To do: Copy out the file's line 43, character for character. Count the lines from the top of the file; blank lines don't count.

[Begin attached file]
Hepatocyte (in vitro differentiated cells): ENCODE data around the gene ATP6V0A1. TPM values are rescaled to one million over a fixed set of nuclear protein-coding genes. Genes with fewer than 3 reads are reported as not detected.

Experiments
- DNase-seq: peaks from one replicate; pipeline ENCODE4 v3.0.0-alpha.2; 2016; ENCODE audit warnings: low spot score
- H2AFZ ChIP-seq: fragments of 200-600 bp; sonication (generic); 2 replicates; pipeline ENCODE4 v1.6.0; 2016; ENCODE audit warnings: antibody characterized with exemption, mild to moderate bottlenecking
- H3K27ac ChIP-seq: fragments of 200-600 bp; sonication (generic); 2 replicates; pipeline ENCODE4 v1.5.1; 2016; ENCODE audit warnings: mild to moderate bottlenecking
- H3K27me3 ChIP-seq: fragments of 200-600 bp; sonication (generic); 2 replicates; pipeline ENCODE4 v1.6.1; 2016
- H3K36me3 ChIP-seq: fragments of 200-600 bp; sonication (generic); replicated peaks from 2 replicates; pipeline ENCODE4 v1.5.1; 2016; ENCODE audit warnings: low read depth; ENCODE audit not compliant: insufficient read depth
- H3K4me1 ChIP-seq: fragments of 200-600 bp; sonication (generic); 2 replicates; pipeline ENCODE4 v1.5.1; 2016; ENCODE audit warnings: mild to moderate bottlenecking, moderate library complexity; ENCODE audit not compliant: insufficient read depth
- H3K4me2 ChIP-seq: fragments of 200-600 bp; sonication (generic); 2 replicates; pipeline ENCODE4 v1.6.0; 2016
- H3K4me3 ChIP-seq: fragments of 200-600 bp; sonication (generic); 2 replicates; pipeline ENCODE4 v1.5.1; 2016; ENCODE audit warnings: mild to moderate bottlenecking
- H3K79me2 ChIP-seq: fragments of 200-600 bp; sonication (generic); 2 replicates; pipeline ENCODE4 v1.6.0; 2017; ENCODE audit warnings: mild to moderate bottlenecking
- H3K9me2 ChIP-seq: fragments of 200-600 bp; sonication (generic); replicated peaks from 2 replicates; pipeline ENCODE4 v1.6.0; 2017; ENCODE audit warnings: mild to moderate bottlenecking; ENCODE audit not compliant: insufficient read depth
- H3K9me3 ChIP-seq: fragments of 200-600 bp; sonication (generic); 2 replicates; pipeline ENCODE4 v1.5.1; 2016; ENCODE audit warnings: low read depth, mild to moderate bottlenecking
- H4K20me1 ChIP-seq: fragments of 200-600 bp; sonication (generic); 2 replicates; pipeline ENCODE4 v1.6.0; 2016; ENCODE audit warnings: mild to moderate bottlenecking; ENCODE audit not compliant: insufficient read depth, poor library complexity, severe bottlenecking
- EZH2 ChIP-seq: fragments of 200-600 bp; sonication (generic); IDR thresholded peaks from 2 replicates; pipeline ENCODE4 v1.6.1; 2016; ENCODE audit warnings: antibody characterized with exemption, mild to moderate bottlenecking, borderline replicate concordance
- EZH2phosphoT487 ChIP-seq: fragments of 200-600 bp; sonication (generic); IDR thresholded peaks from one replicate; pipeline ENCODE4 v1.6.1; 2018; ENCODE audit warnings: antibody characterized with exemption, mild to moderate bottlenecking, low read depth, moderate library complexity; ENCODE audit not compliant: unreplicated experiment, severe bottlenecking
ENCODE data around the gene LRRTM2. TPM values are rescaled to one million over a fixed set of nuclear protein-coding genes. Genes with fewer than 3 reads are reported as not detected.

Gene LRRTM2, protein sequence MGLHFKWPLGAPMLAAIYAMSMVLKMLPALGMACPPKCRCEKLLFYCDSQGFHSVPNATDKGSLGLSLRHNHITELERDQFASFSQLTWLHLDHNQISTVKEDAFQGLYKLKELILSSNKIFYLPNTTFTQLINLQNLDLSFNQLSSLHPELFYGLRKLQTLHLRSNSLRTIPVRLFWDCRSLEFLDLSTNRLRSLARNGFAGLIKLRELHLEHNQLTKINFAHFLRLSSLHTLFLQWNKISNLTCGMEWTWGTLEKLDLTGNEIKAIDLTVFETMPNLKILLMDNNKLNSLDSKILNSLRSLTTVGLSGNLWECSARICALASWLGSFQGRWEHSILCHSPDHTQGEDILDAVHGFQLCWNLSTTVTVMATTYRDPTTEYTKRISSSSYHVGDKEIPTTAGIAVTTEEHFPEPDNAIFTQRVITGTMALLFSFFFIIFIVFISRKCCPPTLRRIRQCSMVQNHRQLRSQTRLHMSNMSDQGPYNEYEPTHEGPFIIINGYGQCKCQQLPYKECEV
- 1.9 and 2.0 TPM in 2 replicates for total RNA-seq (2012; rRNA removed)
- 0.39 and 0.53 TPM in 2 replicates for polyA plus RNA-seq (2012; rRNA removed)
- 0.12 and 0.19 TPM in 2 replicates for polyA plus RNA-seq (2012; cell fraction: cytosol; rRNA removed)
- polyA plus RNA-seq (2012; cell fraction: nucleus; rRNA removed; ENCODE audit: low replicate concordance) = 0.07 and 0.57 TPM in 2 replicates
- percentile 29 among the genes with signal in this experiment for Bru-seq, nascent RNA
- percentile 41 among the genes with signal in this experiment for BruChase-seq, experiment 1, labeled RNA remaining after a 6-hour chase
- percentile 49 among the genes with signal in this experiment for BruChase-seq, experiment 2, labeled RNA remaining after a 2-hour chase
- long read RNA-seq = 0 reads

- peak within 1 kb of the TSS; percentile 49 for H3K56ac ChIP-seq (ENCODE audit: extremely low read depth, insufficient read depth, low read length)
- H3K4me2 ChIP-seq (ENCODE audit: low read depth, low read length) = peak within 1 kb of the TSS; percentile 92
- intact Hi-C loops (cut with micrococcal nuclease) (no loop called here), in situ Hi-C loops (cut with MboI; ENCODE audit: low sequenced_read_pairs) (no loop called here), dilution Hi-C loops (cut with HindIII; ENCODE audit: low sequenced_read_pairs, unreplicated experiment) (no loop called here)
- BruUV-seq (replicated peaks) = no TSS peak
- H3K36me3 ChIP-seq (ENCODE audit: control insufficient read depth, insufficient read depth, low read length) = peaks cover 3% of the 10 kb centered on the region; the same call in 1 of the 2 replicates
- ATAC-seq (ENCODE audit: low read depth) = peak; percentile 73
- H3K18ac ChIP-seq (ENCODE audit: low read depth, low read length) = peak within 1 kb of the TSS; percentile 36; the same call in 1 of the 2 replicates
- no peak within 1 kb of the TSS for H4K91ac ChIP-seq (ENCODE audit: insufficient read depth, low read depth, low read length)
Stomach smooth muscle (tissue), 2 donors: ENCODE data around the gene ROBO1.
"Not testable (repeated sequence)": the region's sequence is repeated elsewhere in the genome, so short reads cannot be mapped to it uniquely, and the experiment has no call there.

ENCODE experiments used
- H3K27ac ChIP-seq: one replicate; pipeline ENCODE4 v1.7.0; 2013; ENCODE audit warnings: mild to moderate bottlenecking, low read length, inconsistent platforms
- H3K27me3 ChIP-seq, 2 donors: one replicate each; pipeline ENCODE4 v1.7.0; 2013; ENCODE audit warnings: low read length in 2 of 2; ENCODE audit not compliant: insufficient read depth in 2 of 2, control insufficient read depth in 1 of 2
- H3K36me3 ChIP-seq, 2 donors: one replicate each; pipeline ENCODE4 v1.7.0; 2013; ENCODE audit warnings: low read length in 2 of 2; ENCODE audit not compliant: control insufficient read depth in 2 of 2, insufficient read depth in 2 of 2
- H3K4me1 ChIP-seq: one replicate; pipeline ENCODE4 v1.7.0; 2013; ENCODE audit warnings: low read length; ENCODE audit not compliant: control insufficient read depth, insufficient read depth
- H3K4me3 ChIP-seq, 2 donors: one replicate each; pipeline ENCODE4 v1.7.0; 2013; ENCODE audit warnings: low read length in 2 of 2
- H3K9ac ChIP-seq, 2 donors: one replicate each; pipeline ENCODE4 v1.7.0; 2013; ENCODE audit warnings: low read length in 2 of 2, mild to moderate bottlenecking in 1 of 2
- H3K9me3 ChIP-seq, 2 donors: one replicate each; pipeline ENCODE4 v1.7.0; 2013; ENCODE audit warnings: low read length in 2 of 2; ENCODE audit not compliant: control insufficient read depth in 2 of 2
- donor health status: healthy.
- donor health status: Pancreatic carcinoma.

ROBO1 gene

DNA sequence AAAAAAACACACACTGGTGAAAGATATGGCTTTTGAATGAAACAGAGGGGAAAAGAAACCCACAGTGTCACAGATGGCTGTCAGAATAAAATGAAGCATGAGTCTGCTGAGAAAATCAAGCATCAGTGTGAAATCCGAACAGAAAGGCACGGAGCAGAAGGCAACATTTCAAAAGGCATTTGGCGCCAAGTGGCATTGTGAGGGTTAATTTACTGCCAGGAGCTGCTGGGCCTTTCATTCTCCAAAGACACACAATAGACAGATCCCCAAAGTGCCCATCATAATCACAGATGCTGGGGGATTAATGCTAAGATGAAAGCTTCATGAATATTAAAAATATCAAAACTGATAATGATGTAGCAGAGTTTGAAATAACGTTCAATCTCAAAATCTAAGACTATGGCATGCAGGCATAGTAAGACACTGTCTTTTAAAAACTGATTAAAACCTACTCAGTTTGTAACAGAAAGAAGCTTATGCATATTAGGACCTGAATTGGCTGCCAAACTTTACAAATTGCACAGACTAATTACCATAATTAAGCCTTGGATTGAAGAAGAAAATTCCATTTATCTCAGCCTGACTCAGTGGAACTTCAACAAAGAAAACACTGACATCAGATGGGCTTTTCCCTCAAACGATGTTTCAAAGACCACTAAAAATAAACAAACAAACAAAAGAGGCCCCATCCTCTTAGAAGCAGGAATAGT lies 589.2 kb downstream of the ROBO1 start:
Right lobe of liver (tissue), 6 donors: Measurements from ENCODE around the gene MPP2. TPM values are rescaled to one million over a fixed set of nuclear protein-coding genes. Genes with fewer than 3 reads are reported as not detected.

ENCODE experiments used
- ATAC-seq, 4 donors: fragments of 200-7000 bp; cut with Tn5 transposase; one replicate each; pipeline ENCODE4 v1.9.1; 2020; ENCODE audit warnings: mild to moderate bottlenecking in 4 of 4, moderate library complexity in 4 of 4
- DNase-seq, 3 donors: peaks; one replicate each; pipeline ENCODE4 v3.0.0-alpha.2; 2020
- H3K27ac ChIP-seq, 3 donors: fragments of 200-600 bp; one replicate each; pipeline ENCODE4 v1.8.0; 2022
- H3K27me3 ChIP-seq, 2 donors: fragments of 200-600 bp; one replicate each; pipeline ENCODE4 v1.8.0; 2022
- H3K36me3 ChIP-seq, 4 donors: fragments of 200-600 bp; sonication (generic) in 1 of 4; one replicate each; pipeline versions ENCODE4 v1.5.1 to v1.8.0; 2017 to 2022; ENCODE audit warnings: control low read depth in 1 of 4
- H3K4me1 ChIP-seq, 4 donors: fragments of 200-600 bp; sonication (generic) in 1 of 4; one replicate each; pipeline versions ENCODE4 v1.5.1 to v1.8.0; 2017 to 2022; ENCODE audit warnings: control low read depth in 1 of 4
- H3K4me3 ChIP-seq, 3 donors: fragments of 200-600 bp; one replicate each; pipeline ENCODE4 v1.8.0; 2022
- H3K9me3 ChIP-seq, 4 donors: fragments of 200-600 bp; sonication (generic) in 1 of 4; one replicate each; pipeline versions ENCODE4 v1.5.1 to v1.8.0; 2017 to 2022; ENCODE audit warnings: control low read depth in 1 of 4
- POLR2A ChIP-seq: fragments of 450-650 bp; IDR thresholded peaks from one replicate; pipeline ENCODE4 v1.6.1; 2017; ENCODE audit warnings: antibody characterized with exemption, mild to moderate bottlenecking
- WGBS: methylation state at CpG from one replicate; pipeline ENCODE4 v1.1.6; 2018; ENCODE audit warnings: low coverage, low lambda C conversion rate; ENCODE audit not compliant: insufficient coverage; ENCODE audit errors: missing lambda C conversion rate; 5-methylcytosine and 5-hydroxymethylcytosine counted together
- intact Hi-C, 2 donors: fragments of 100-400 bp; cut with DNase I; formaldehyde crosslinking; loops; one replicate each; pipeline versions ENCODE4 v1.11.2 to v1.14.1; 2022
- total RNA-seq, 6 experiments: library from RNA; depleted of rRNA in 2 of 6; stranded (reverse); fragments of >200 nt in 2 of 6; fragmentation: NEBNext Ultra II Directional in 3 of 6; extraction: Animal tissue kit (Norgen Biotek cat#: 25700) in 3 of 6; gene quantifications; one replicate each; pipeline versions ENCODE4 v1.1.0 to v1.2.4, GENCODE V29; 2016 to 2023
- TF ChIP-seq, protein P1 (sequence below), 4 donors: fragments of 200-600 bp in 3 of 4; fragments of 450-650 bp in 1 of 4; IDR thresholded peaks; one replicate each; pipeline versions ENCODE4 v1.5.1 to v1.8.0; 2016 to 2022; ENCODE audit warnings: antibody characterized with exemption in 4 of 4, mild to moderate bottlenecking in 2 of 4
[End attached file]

- H3K9ac ChIP-seq, 2 donors: one replicate each; pipeline ENCODE4 v1.7.0; 2013; ENCODE audit warnings: low read length in 2 of 2, mild to moderate bottlenecking in 1 of 2